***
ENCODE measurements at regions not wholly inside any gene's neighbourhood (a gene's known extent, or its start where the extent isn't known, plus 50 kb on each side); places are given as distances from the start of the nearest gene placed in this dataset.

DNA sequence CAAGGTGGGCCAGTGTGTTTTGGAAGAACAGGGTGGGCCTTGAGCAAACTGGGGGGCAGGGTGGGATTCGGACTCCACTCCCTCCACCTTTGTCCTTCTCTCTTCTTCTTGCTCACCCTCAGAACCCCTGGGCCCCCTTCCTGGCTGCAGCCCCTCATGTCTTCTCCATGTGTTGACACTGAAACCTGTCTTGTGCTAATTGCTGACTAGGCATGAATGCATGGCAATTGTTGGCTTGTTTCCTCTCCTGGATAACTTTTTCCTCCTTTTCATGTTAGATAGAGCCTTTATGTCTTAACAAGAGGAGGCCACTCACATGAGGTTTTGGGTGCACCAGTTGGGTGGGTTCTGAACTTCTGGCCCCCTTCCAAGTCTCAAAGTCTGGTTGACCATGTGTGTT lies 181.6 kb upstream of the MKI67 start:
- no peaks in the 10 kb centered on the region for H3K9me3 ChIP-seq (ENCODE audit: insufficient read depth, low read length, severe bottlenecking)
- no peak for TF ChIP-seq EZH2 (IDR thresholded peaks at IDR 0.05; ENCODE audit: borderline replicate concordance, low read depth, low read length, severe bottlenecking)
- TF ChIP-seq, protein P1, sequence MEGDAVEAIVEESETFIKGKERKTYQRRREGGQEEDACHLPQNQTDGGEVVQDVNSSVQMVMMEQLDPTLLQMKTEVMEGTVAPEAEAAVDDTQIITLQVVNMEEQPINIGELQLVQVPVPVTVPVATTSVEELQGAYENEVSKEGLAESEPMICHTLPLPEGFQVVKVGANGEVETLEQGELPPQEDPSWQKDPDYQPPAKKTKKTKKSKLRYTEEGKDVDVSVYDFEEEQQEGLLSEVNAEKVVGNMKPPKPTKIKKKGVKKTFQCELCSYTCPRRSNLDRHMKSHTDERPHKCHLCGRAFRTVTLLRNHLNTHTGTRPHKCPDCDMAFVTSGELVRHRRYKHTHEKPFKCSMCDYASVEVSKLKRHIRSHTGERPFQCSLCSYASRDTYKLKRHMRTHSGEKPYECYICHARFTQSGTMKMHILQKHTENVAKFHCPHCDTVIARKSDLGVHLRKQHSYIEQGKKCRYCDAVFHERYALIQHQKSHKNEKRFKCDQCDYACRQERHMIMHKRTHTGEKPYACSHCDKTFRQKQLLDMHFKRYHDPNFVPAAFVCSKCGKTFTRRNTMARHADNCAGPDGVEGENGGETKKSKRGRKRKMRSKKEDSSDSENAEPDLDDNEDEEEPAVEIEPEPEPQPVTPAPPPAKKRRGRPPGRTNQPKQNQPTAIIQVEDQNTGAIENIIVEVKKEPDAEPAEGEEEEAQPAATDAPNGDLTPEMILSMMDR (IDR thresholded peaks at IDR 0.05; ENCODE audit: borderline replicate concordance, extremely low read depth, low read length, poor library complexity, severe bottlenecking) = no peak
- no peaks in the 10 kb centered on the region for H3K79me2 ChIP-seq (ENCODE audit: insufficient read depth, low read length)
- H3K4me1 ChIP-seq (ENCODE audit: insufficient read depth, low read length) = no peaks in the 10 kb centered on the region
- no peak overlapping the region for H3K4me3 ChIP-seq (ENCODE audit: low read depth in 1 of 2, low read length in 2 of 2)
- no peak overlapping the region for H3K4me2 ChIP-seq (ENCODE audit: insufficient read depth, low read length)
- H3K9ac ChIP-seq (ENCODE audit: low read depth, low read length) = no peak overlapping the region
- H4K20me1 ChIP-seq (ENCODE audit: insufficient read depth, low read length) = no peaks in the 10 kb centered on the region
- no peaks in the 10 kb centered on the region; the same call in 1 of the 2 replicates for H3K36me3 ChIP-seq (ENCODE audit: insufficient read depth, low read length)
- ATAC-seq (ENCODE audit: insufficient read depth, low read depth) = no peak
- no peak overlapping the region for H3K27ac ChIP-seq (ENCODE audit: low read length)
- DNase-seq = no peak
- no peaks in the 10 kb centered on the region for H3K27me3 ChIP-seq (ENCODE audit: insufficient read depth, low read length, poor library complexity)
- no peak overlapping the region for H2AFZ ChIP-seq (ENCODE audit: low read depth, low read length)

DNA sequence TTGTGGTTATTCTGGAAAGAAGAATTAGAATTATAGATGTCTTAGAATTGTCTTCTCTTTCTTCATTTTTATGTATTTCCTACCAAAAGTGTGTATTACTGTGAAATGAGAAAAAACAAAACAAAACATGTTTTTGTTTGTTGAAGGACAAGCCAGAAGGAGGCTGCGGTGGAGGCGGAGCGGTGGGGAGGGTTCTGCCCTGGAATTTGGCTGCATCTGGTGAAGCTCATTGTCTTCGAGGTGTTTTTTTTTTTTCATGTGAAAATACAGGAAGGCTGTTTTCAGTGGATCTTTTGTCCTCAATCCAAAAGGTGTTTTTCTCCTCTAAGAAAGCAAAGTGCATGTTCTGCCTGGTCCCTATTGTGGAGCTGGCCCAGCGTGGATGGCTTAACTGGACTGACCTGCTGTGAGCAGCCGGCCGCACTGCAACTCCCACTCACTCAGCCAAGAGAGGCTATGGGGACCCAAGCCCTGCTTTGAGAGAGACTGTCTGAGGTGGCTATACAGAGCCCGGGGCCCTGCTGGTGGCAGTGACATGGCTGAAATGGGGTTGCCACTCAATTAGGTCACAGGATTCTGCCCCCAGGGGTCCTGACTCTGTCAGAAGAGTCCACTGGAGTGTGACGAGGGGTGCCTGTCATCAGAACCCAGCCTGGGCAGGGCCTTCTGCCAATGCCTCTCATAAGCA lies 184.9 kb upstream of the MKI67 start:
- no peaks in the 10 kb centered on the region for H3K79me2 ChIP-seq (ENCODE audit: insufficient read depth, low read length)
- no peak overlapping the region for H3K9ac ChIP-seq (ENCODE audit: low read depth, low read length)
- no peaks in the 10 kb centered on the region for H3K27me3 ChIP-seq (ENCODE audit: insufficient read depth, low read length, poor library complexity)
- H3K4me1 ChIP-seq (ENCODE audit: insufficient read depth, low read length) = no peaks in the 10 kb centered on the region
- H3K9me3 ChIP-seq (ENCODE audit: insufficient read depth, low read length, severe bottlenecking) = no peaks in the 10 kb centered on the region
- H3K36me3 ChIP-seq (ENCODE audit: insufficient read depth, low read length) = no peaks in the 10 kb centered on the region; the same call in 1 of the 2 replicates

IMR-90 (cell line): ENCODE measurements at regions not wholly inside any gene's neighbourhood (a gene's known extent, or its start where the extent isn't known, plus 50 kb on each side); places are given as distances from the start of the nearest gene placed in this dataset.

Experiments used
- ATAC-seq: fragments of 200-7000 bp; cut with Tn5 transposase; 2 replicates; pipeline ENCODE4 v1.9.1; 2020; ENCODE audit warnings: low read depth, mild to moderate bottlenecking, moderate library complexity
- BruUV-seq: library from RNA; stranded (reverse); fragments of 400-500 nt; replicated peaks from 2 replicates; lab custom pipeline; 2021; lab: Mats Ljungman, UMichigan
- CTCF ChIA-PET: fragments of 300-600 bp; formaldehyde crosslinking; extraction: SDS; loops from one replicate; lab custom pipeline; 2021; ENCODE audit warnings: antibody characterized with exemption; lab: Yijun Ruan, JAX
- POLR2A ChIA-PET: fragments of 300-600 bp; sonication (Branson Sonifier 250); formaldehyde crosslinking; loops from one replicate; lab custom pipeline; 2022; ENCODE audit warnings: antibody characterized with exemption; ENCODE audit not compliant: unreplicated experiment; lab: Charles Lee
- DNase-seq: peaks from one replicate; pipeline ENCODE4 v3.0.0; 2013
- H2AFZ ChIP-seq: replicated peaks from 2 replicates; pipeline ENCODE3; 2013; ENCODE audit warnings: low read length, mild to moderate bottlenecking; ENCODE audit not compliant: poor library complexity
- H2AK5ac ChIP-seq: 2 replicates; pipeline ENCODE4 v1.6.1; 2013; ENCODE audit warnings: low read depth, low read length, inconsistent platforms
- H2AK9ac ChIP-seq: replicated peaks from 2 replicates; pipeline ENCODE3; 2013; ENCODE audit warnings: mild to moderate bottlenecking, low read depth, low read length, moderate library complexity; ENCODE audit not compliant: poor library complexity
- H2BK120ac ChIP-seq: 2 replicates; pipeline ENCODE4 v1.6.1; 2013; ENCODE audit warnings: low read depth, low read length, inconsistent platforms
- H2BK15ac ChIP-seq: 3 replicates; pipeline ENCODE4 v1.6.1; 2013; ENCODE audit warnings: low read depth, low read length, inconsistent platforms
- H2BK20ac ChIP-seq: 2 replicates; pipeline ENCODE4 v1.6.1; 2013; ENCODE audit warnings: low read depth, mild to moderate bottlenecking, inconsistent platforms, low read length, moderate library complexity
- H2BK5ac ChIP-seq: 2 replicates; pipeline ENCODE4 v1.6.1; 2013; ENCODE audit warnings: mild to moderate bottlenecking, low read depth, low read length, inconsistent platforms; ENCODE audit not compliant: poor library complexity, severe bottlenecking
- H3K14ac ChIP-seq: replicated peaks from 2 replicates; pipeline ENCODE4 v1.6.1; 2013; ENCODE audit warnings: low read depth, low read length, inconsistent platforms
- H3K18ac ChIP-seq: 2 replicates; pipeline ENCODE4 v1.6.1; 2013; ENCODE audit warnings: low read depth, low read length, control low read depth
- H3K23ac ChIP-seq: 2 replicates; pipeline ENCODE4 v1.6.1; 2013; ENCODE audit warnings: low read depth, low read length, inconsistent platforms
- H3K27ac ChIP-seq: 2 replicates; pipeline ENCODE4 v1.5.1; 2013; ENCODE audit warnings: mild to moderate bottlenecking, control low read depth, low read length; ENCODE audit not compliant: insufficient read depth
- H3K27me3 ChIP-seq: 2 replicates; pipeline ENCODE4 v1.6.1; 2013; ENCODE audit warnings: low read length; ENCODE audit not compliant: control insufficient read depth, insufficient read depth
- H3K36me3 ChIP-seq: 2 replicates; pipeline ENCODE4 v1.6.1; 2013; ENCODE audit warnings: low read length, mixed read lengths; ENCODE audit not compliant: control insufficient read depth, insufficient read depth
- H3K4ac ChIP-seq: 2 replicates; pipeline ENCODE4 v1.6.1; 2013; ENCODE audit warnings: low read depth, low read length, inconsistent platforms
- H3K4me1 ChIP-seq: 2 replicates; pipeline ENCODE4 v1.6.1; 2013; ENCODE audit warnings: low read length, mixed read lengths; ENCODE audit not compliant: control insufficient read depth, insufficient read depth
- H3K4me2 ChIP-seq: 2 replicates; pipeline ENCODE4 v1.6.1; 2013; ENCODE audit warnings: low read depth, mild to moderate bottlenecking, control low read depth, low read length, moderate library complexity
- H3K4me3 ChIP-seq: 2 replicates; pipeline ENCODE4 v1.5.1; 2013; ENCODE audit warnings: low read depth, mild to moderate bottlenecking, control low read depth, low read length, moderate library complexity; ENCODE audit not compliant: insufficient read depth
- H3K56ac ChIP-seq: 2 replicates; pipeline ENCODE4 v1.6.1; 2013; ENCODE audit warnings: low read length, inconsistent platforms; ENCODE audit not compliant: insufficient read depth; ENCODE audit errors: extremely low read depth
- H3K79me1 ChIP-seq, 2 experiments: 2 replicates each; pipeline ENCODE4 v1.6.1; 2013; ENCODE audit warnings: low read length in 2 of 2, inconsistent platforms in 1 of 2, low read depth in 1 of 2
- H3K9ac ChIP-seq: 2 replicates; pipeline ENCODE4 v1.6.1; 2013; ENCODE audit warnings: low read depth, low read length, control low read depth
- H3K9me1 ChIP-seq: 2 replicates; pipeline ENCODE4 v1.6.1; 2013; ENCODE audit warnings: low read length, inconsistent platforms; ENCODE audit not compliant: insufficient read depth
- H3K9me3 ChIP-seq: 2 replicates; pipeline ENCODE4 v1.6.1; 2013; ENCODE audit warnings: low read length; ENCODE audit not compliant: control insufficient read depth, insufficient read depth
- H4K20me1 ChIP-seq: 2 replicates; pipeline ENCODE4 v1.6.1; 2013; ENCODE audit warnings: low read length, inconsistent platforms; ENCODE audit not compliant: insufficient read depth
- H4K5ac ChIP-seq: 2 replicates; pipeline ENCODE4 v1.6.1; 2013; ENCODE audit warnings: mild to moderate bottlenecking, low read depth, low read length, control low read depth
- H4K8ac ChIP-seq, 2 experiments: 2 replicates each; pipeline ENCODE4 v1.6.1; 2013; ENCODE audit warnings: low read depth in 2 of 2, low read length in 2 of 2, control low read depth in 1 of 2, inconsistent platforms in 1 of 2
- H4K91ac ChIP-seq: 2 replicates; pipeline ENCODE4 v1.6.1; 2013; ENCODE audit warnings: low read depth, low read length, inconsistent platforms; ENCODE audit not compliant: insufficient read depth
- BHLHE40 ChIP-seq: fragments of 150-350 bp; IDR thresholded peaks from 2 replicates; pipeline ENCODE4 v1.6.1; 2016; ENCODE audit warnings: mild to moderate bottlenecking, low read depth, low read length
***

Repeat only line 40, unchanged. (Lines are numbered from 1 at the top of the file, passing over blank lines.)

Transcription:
- H3K18ac ChIP-seq: 2 replicates; pipeline ENCODE4 v1.6.1; 2013; ENCODE audit warnings: low read depth, low read length, control low read depth